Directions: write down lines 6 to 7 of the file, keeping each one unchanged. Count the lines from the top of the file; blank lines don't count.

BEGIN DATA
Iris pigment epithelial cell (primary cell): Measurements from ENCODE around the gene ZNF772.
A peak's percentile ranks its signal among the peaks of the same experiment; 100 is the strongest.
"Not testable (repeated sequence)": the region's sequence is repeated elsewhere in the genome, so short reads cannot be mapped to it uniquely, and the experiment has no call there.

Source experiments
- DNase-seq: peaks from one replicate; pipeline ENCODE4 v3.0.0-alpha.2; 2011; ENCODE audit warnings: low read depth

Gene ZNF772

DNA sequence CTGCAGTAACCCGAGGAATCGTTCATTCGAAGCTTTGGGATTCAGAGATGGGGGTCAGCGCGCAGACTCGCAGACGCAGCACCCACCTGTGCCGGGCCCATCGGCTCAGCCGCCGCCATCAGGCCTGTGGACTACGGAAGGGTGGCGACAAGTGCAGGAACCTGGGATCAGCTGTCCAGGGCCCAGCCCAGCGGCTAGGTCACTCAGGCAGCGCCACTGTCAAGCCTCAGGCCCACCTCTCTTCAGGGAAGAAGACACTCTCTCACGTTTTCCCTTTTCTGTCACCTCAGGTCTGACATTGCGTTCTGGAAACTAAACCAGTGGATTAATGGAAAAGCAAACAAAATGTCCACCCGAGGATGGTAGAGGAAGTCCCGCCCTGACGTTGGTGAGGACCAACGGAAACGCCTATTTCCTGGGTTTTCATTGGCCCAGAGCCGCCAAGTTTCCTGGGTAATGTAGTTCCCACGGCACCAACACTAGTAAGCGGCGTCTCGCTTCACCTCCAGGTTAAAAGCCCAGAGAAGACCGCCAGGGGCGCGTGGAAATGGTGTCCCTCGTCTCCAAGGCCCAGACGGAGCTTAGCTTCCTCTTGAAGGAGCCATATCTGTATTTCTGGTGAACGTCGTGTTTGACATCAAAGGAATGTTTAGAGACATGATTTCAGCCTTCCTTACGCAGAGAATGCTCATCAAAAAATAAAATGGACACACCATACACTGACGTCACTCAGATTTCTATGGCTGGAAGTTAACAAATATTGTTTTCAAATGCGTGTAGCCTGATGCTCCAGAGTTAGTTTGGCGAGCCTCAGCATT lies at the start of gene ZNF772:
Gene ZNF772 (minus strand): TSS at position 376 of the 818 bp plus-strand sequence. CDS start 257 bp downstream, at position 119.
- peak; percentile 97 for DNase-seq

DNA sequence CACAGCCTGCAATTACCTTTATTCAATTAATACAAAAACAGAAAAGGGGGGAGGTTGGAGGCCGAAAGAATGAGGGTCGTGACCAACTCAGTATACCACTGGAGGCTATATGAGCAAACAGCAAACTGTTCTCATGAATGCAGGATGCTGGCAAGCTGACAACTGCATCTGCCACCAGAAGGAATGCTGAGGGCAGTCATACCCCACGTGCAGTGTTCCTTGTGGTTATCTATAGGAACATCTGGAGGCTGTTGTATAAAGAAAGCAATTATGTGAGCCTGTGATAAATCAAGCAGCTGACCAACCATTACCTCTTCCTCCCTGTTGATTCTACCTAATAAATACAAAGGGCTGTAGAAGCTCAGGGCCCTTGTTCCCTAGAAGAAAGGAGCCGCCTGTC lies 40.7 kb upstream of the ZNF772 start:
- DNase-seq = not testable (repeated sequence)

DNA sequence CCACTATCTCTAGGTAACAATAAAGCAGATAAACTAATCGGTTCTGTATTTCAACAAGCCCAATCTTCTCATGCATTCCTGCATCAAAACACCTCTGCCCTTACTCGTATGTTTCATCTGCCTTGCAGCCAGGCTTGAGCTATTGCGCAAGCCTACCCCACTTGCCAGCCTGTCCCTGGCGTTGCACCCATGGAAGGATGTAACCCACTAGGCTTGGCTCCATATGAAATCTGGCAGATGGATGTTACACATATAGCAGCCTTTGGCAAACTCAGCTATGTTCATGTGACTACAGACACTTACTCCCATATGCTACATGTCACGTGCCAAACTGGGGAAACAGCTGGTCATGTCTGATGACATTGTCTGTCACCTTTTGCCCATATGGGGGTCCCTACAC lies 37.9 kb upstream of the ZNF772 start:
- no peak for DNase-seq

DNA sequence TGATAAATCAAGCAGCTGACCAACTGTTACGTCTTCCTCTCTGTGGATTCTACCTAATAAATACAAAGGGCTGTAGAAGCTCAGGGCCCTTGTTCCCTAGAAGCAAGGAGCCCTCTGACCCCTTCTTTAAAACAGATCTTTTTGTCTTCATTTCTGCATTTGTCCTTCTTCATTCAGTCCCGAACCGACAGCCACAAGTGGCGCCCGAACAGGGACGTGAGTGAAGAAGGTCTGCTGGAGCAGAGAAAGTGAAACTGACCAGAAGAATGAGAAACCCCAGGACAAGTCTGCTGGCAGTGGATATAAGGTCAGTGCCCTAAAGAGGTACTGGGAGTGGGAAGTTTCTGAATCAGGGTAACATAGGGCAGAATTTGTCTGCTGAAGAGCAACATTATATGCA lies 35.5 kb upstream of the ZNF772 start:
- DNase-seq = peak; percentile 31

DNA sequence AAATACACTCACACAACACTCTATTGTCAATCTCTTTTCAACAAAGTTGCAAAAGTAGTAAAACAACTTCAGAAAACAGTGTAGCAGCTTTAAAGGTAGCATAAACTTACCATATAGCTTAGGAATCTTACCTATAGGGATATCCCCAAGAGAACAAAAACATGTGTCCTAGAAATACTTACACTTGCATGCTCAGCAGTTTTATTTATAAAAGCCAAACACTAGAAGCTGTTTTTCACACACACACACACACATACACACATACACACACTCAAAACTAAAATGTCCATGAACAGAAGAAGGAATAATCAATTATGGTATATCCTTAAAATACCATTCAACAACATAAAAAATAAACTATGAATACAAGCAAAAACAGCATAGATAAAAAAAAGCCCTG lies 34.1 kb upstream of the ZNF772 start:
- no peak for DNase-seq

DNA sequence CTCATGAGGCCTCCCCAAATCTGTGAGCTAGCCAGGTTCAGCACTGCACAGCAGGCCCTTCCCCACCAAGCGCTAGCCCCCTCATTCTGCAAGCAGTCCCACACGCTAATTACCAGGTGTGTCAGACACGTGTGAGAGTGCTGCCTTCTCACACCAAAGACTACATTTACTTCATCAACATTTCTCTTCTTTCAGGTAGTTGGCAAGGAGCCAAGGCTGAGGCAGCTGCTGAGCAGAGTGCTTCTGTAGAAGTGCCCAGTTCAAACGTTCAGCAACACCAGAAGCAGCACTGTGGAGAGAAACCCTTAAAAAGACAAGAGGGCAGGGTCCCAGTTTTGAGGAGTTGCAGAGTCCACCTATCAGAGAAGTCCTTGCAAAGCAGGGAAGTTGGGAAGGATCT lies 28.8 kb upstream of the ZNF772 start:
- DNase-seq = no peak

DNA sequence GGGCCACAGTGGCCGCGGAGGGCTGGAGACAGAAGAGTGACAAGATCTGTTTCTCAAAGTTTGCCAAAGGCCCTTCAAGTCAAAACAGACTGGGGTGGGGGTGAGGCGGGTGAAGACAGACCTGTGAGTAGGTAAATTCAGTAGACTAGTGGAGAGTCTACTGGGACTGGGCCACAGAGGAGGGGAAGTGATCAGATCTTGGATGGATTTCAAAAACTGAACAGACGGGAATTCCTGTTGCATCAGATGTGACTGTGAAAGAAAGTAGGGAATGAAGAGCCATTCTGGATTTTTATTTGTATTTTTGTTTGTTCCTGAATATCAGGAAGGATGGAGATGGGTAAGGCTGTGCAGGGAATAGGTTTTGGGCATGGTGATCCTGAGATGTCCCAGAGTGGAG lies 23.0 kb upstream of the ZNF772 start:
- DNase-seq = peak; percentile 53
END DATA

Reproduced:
Gene ZNF772

DNA sequence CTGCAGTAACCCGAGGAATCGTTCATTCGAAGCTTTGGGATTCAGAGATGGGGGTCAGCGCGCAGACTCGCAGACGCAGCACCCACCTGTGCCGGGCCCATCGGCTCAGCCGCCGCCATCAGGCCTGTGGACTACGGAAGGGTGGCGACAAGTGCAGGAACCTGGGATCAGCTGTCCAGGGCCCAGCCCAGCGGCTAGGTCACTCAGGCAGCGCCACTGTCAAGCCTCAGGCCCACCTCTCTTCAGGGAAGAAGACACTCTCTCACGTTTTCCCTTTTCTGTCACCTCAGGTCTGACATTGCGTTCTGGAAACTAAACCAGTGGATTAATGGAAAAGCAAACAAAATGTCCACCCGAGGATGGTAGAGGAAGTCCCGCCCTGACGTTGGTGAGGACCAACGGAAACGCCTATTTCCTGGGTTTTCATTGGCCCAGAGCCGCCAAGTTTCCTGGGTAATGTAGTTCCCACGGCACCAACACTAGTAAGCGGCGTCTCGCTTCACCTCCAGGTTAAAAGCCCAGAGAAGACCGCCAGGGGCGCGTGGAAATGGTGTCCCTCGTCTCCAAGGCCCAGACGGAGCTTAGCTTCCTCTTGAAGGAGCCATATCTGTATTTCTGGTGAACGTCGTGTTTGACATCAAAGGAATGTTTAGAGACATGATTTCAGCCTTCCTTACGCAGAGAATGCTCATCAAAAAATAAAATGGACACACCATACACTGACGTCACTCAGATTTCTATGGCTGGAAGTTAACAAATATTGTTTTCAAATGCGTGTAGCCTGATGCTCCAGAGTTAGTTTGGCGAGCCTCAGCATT lies at the start of gene ZNF772: